The Mathematics for Secondary School Teachers (MSST) specialization provides a Master of Science degree for mathematics teachers who wish to enhance their practice by deepening their understanding of mathematics and mathematics education beyond bachelor's level. This degree does not prepare teachers for doctoral studies in mathematics.
MSST candidates follow an individualized course of study prepared in cooperation with the student's adviser and approved by the MSCS Graduate Committee, following one of the two options.
24 semester hours of course work
thesis (for 6 credits)
30 semester hours of course work
10-20 page essay
Under Plan A, a thesis and 24 semester hours are required. The thesis must be an original contribution to the discipline for which six hours of credit are normally given. At least 12 of those semester hours must be taken at the graduate level (6000 course number or above). Plan B requires a 10-20 page essay that demonstrates the candidate's ability to analyze and synthesize a particular area of research or professional practice, and 30 semester hours of course work, at least 15 of which must be taken at the graduate level (6000 course number or above). The remaining courses may be selected from among those undergraduate courses that are eligible for graduate credit. Students will automatically enter under Plan B and will need to consult with their adviser and the Graduate Committee if they wish to transfer to Plan A. Provided approval is obtained from the Graduate Committee your program may incorporate a limited number of courses from other departments, including psychology, education or science courses.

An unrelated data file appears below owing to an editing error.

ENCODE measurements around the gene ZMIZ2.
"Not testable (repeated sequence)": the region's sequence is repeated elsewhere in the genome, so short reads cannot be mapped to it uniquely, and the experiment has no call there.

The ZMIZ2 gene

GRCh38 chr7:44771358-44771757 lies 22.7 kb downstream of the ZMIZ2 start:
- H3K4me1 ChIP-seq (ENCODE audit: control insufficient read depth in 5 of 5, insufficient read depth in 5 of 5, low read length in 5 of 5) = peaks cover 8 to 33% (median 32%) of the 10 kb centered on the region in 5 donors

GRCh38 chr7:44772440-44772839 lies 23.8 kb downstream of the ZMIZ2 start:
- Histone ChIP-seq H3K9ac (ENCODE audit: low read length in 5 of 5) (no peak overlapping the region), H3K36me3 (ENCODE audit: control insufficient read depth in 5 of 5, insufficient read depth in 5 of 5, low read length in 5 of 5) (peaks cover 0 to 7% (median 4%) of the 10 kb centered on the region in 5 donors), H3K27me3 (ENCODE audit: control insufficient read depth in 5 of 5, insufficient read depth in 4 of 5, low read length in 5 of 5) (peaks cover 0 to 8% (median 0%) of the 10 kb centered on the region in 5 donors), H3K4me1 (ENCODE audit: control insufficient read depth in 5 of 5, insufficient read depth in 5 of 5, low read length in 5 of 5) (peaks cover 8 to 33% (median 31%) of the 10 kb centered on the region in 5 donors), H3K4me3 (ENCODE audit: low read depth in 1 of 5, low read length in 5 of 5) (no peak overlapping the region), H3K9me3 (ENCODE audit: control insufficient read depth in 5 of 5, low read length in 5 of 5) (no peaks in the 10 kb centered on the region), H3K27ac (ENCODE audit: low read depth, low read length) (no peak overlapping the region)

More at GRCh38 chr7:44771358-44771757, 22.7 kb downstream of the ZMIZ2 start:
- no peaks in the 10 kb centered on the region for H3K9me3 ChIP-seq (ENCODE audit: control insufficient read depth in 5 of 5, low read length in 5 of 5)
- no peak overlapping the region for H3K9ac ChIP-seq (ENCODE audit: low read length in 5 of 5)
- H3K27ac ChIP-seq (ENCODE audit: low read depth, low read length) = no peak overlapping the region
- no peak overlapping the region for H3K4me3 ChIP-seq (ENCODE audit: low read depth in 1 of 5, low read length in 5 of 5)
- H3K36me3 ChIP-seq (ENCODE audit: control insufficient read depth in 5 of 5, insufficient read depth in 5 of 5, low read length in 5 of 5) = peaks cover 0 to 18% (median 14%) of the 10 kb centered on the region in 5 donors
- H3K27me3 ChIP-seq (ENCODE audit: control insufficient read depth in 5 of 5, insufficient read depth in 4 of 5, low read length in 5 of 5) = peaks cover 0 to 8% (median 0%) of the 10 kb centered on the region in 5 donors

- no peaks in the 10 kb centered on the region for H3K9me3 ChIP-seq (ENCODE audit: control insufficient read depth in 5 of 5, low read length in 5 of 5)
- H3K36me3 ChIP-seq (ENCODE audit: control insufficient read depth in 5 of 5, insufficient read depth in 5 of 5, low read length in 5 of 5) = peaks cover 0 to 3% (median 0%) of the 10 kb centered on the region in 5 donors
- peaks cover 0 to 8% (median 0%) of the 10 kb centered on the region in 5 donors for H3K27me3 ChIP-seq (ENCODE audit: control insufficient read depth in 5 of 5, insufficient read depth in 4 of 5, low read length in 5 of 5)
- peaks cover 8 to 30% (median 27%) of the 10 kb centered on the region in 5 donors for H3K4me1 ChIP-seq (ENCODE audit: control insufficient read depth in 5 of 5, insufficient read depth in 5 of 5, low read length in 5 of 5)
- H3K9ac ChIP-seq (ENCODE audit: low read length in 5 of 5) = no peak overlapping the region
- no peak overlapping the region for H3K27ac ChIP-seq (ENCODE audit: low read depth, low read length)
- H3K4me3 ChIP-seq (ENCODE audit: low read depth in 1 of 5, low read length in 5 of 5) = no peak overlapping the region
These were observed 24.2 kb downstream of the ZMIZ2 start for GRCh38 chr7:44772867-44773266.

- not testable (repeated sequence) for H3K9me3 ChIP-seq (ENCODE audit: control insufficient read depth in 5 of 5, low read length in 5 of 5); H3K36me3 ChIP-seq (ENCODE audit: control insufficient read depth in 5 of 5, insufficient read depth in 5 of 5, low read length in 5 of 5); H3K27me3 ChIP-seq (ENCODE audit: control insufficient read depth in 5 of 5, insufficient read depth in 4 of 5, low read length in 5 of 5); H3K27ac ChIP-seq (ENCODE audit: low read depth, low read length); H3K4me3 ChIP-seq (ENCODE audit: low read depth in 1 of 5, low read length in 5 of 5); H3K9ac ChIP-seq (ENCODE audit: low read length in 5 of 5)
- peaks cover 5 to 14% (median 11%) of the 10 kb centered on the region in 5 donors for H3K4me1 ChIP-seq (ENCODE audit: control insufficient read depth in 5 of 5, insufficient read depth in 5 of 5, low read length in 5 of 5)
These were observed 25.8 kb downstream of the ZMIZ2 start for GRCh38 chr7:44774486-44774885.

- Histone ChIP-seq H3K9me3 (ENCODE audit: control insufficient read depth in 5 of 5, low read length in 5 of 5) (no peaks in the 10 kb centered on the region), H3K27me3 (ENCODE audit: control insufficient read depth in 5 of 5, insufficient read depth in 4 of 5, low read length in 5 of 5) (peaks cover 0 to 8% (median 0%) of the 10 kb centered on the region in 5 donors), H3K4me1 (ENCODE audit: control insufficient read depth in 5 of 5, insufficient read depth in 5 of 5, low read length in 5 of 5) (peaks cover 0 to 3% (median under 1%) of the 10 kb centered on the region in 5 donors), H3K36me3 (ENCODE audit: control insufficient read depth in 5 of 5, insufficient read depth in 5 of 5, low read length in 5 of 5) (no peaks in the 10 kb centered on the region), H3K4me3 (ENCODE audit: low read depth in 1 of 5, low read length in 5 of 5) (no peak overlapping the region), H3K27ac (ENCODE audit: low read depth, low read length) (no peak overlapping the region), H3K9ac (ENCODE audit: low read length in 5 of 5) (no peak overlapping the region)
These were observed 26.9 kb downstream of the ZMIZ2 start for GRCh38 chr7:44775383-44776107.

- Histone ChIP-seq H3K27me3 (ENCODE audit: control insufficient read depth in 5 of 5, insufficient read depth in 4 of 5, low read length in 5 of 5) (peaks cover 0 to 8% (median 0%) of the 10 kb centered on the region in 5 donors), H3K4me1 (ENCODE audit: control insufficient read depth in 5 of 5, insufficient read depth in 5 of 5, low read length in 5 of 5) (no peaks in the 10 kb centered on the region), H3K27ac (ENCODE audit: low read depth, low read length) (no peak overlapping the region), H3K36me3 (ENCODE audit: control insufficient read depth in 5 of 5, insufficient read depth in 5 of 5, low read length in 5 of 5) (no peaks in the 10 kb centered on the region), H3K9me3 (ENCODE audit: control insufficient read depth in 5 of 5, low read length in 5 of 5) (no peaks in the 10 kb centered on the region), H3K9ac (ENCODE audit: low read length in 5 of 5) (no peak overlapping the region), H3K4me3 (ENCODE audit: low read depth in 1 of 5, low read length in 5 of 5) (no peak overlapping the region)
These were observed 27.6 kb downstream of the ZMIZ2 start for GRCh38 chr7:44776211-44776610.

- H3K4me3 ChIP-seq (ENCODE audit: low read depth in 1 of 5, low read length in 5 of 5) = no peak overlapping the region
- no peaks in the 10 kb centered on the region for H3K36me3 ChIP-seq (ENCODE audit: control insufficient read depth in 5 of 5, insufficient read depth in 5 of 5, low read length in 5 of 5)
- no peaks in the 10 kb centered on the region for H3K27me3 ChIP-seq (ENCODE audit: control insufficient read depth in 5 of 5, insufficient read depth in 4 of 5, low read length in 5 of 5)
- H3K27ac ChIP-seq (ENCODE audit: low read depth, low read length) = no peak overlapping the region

The MSST specialization requires successful completion of MSCS 5300 and either MSCS 6953 or 6954. No foreign language is required.
The MSCS Department is committed to serving teachers and provides a generous number of mathematics courses in the late afternoon or evening as well as some summer courses to accommodate teachers' work schedules.*
|Rotation Number||Semester||Course Number and Name*||Possible Alternate Course**|
|R1||Fall 2010||5420 Foundations of Geometry|
|R2||Spr 2011||5300 History of Mathematical Ideas||5030 Concepts in Geometry and Calculus from an Advanced Standpoint|
|R3||Sum 2011||6953 Seminar in Mathematics Curriculum Development and Material 1|
|R4||Fall 2011||5120 Abstract Algebra 1||5420 Foundations of Geometry|
|R5||Spr 2012||5320 Theory of Numbers||5040 Concepts in High School Algebra and Number Theory from an Advanced Standpoint|
|R6||Fall 2012||6030 Applied Mathematical Analysis||6010 Probability|
|R7||Spr 2013||6040 Applied Linear Algebra|
|R8||Sum 2013||5720 Statistical Methods|
|R9||Fall 2013||6010 Probability||6030 Applied Mathematical Analysis|
|R10||Spr 2014||6954 Seminar in Mathematics Curriculum Development and Material 2|
|R1-R10||F 2014 - Spr 2018||Repeat the rotation||Repeat the rotation|
* Fall and spring courses are offered in the late afternoon or evening. Summer courses are offered in the second summer session, but run only with sufficient enrollment. Some Saturday courses may be offered if there is sufficient demand. Students must take at least five courses numbered 6000 or above.
By the end of the program of study, the student will be able to: